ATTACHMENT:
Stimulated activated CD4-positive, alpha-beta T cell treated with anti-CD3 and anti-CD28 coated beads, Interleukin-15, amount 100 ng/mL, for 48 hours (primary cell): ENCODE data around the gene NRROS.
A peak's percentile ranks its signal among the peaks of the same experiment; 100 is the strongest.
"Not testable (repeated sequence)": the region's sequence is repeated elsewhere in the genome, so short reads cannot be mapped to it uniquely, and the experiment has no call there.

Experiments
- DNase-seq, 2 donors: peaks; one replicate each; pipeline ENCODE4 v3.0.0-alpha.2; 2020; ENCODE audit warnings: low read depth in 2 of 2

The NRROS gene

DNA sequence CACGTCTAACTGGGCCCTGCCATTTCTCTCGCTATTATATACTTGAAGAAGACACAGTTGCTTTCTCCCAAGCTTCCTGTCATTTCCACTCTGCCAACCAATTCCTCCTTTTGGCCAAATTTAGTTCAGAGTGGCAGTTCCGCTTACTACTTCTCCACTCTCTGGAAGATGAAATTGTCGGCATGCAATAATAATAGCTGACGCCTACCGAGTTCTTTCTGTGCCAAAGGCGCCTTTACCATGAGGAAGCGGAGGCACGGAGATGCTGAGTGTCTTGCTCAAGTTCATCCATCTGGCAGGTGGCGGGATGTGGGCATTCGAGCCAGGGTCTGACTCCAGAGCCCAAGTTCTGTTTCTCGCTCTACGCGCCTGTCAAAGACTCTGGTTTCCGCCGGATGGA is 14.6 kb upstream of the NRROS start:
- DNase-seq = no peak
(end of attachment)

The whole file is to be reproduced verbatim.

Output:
Stimulated activated CD4-positive, alpha-beta T cell treated with anti-CD3 and anti-CD28 coated beads, Interleukin-15, amount 100 ng/mL, for 48 hours (primary cell): ENCODE data around the gene NRROS.
A peak's percentile ranks its signal among the peaks of the same experiment; 100 is the strongest.
"Not testable (repeated sequence)": the region's sequence is repeated elsewhere in the genome, so short reads cannot be mapped to it uniquely, and the experiment has no call there.

Experiments
- DNase-seq, 2 donors: peaks; one replicate each; pipeline ENCODE4 v3.0.0-alpha.2; 2020; ENCODE audit warnings: low read depth in 2 of 2

The NRROS gene

DNA sequence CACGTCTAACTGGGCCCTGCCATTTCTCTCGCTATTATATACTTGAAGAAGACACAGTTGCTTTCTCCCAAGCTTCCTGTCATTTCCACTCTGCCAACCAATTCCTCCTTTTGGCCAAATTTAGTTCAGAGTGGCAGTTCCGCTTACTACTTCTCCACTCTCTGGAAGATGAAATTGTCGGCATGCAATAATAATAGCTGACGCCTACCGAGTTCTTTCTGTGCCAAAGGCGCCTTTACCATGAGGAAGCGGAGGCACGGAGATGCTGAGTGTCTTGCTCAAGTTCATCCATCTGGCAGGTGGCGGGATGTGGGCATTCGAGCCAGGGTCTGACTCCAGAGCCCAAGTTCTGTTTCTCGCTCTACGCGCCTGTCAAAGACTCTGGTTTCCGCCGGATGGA is 14.6 kb upstream of the NRROS start:
- DNase-seq = no peak